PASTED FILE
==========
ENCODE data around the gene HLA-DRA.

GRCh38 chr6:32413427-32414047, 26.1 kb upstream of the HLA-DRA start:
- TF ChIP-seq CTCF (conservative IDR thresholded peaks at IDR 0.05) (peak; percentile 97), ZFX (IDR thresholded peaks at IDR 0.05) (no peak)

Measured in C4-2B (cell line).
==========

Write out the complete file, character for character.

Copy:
ENCODE data around the gene HLA-DRA.

GRCh38 chr6:32413427-32414047, 26.1 kb upstream of the HLA-DRA start:
- TF ChIP-seq CTCF (conservative IDR thresholded peaks at IDR 0.05) (peak; percentile 97), ZFX (IDR thresholded peaks at IDR 0.05) (no peak)

Measured in C4-2B (cell line).